Tag Archives: OPSEC

Military Spouses Threatened Via Social Media: Where Do We Go From Here?

social-media-apps-on-phoneMany evenings I sit in my car in the parking lot of my kids’ school taking one last minute to myself before the chaos of our evening routine. I take one last glance at my social media accounts and see how others in my life are spending their day. Recently, that meant reading post after post on the latest round of military family “targeting” by those claiming to be ISIS supporters. A friend of mine shared a blog post, written by our friend Amy Bushatz at SpouseBuzz. Amy is one of five spouses quoted in a CNN article about their social media accounts being compromised.

As military spouses, so many of us use our social media accounts to stay connected to our friends and family around the world. Sometimes life is lonely, and I use social media to remind myself that I’m part of a much larger community.

So, what do we do when our connection to our community might be the very thing that puts us at risk?

Shut down? Crawl in a hole? No, we do what our spouses are trained to do – mitigate the risk! How many times has my husband stayed late before a training exercise to work on another risk assessment report?

Here’s how I manage the online risks for my family:

  1. Lock up the privacy settings on my accounts. I don’t want to stop sharing pictures of my kids or husband, but my settings are locked up tight so people I don’t know can’t access my stuff. And I have to check those settings often, because Facebook is always making changes.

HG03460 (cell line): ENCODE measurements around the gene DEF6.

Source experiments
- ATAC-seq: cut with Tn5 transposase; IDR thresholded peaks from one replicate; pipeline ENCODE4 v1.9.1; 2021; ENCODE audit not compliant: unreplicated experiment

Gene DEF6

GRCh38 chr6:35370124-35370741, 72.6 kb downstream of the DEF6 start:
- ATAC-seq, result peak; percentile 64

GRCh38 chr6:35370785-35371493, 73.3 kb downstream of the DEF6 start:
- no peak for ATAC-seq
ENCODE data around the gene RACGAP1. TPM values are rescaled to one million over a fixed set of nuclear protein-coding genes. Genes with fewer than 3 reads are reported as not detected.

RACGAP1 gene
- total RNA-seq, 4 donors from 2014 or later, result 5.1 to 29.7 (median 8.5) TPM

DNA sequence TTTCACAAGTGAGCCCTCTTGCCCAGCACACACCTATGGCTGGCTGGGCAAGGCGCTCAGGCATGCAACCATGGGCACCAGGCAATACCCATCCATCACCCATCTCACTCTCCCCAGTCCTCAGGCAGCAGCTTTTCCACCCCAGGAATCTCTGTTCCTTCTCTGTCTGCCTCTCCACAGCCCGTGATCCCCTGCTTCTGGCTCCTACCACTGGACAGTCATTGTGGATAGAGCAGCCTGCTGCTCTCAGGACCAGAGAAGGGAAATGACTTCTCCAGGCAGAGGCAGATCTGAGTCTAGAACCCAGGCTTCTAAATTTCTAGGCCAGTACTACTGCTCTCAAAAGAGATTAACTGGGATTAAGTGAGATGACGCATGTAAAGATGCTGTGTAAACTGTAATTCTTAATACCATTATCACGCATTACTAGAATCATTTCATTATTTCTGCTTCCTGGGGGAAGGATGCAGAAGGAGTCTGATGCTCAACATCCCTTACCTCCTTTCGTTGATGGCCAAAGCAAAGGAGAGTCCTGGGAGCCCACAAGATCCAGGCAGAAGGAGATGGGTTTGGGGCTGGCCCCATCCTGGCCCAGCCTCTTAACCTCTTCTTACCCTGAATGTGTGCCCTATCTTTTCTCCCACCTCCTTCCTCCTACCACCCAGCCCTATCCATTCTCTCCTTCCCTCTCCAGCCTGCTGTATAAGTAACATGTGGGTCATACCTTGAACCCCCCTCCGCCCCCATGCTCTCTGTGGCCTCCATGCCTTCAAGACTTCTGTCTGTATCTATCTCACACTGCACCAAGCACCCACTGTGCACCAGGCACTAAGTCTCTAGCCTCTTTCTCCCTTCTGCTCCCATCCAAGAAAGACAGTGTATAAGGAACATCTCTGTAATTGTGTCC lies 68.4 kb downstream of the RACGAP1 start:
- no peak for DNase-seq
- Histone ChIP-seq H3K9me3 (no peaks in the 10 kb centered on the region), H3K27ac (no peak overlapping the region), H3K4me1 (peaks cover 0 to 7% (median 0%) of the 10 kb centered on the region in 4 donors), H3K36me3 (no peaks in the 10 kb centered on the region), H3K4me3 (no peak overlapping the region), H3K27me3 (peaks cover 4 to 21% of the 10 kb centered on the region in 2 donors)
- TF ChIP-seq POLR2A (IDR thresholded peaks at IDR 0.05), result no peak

2. Know which other applications have your social log-in information. A lot of websites and applications let you log in with your social media account (Pinterest, for example), but I always make sure to check the application’s privacy settings and only sharing the information I want to have available.
  3. Don’t accept friend requests or followers from people I don’t know. This may sound simple, but I make sure that the people on my friends and followers list are actually people I trust. And think about the channel. I don’t post things on Twitter that can be linked back to my family or the military because I don’t feel like I have enough control over who can see it (plus, I prefer to tweet about The Bachelor).
  4. Don’t reference specific locations in my general profile. This may be a good time to take where you work off your Facebook description and “proud Army wife” off your Twitter bio. I don’t make it easy for people to find me or know my connection to the military through a general search.
  5. Watch out for each other. We’ve all heard “See Something, Say Something,” right? If you see something strange on a friend’s social media, let them know. If you notice someone using “looser” privacy tactics, give them suggestions.

In times like these, our gut reaction might make us want to hide in our house, lock our doors, and tell our spouse it’s time to leave the military. But, we need to remember that people who target us really don’t know what they are dealing with. We are the strong, we are the resilient, and we have a community like no other. If there’s one thing I’ve learned from our military journey, it’s that we take care of each other.

So, tonight, I’ll seize that last minute of sanity in the parking lot. And when I tuck in the kids, I’ll know they’re safe. Because as Amy said in her post “Being afraid doesn’t mean the terrorists won — it’s the living in fear that gives them the victory. I’m not giving them the victory.”

What are your risk assessment tips? Share them with us in the comments!

mandy-culverPosted by Mandy Culver, Executive Administrative Assistant